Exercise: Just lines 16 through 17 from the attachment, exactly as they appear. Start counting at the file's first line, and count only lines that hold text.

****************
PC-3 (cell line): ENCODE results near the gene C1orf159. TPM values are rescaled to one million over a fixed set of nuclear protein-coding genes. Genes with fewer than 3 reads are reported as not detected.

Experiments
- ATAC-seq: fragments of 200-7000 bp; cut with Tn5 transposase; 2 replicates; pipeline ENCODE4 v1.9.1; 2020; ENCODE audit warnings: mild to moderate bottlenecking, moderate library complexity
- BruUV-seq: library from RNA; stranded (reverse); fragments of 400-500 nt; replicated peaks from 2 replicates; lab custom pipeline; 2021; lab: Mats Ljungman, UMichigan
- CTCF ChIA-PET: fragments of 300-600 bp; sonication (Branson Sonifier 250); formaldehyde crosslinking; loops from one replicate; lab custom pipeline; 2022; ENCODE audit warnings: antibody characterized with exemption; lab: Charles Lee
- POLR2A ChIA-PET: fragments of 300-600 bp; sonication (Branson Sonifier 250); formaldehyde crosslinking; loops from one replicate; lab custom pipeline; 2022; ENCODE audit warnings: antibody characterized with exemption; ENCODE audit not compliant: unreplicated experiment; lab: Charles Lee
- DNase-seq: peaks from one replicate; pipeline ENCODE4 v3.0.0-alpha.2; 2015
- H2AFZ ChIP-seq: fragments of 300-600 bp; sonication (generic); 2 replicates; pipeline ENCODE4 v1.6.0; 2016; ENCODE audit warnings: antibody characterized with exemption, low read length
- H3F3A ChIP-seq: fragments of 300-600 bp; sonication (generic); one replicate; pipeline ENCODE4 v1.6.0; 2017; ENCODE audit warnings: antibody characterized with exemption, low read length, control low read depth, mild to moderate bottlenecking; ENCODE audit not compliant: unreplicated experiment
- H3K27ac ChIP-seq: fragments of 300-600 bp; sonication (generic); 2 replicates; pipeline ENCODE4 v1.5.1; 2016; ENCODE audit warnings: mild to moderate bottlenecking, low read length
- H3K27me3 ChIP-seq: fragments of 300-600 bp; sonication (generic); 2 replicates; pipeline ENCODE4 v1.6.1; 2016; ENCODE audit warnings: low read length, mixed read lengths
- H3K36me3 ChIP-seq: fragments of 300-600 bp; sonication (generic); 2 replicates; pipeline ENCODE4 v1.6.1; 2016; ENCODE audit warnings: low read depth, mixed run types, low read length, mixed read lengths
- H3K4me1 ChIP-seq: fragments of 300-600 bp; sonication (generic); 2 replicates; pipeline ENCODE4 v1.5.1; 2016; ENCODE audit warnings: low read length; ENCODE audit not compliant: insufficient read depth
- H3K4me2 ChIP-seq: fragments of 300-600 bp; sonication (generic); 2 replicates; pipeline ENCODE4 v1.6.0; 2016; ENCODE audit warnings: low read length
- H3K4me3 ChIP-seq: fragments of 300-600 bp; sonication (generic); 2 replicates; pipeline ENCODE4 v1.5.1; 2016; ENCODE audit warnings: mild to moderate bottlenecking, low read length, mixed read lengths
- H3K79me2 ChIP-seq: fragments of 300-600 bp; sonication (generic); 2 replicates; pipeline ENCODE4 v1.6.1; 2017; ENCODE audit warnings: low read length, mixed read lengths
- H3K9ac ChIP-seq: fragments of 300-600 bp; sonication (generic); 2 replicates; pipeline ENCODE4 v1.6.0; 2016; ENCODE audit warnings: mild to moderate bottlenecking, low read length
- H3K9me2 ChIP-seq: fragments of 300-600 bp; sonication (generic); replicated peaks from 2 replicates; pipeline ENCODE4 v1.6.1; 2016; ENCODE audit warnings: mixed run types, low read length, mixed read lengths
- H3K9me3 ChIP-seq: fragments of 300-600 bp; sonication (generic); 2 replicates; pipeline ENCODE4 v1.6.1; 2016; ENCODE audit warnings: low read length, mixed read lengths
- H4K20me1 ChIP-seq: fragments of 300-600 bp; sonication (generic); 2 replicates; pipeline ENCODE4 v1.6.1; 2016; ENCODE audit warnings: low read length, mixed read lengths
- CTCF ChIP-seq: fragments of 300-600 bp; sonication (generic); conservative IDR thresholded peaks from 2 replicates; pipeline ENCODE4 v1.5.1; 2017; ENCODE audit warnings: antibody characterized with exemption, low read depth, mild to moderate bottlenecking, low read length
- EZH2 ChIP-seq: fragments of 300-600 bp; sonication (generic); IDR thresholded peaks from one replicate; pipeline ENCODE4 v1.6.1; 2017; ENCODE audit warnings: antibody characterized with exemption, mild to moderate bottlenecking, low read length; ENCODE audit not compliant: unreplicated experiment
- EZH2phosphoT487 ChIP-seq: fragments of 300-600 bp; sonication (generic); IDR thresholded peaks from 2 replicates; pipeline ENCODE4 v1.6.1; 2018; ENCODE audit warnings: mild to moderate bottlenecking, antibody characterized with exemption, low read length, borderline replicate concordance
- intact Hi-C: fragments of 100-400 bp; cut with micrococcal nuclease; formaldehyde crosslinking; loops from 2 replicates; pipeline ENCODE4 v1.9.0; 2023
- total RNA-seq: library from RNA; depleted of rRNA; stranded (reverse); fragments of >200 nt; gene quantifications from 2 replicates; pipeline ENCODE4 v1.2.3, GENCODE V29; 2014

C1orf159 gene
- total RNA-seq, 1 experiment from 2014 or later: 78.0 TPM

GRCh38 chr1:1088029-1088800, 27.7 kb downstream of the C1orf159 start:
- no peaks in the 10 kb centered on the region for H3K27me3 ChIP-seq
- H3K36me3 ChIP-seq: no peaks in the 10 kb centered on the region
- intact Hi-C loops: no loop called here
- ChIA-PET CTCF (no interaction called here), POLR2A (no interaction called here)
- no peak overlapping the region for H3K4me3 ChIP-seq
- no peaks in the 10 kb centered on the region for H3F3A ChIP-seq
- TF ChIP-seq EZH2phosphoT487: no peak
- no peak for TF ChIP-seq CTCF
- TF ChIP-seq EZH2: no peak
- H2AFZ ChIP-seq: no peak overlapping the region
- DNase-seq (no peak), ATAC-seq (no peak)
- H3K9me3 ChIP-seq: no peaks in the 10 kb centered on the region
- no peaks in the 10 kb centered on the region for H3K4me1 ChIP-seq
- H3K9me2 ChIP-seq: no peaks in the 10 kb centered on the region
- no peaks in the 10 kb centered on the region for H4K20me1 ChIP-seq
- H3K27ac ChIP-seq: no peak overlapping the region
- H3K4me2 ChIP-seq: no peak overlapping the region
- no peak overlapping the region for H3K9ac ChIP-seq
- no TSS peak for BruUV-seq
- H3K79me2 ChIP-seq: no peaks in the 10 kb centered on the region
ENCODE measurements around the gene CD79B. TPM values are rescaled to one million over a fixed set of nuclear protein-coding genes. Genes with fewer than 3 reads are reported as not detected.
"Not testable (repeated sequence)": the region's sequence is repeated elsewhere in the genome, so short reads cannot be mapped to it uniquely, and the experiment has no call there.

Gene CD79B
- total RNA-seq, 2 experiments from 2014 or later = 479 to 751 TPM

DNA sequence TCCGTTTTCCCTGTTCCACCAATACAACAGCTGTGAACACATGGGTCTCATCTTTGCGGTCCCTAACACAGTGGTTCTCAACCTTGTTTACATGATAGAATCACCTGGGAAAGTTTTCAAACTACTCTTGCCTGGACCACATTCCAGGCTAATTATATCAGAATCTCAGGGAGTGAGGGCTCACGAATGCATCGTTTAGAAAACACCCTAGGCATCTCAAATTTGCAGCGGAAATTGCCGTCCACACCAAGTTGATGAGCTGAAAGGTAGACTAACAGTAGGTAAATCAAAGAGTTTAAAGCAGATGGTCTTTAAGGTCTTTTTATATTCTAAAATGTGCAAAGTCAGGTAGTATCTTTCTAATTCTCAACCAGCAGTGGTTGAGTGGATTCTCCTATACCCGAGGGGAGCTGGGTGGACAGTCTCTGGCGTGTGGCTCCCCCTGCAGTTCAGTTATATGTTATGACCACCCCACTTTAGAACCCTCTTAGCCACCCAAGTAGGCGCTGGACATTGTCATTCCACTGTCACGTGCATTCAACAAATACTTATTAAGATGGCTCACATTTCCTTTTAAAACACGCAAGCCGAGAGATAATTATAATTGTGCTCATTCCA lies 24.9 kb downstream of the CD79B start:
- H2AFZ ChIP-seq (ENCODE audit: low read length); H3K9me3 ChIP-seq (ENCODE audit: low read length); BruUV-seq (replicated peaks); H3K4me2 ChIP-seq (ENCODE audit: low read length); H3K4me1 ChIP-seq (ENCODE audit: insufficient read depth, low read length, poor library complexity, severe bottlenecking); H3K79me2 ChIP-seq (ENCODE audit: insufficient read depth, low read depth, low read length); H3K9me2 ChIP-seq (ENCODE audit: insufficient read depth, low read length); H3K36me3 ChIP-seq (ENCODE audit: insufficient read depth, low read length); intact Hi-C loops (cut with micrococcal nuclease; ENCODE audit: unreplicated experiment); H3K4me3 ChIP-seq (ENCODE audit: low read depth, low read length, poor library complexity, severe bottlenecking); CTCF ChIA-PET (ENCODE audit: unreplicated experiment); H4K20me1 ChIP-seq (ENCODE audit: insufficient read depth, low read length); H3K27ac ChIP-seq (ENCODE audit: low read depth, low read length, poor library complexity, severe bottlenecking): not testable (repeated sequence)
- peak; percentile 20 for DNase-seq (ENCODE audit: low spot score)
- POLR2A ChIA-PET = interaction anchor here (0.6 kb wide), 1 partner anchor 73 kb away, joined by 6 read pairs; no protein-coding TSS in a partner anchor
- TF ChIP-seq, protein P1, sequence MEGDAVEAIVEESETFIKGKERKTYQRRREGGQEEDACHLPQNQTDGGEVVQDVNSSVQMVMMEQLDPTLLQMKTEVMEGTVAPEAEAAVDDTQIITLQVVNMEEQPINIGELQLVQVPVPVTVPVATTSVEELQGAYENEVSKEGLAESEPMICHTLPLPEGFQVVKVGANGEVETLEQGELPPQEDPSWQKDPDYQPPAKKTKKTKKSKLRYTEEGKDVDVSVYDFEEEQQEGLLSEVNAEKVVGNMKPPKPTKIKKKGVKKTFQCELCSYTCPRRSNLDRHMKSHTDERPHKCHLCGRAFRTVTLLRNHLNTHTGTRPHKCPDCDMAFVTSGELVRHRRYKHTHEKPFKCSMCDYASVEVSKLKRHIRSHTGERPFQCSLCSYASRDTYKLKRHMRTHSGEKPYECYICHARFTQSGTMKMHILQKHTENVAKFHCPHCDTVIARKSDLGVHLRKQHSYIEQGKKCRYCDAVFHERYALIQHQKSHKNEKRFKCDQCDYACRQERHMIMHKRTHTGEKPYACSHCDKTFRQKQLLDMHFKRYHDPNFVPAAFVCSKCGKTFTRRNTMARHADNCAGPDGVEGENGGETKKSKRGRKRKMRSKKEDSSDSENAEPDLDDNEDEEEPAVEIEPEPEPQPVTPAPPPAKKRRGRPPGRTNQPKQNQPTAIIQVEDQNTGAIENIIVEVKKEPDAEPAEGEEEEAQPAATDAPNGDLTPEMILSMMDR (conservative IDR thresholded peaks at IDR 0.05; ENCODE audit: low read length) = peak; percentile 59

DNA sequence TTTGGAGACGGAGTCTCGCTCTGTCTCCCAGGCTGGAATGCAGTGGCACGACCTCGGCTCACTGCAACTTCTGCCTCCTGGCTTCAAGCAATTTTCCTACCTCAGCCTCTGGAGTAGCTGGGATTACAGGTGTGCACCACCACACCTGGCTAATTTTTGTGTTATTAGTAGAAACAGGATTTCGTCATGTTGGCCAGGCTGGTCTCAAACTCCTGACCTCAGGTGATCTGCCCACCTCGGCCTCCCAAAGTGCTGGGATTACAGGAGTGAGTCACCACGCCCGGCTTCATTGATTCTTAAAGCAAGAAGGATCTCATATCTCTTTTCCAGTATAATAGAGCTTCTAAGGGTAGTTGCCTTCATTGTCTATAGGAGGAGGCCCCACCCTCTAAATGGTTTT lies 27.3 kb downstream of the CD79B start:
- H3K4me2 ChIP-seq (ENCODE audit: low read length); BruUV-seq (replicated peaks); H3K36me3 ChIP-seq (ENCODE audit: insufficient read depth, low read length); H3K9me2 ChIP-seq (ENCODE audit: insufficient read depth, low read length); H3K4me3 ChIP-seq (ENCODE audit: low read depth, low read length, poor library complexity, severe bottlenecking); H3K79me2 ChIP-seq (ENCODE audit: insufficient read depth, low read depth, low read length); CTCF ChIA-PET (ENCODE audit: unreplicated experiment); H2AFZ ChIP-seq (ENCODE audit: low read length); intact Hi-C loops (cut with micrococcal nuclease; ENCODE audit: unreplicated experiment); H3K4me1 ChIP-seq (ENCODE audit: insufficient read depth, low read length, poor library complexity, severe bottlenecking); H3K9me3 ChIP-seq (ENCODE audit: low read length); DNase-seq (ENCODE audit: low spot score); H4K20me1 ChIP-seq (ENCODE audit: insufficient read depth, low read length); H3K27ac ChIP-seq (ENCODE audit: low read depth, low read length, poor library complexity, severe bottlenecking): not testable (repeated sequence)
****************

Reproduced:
- H3K79me2 ChIP-seq: fragments of 300-600 bp; sonication (generic); 2 replicates; pipeline ENCODE4 v1.6.1; 2017; ENCODE audit warnings: low read length, mixed read lengths
- H3K9ac ChIP-seq: fragments of 300-600 bp; sonication (generic); 2 replicates; pipeline ENCODE4 v1.6.0; 2016; ENCODE audit warnings: mild to moderate bottlenecking, low read length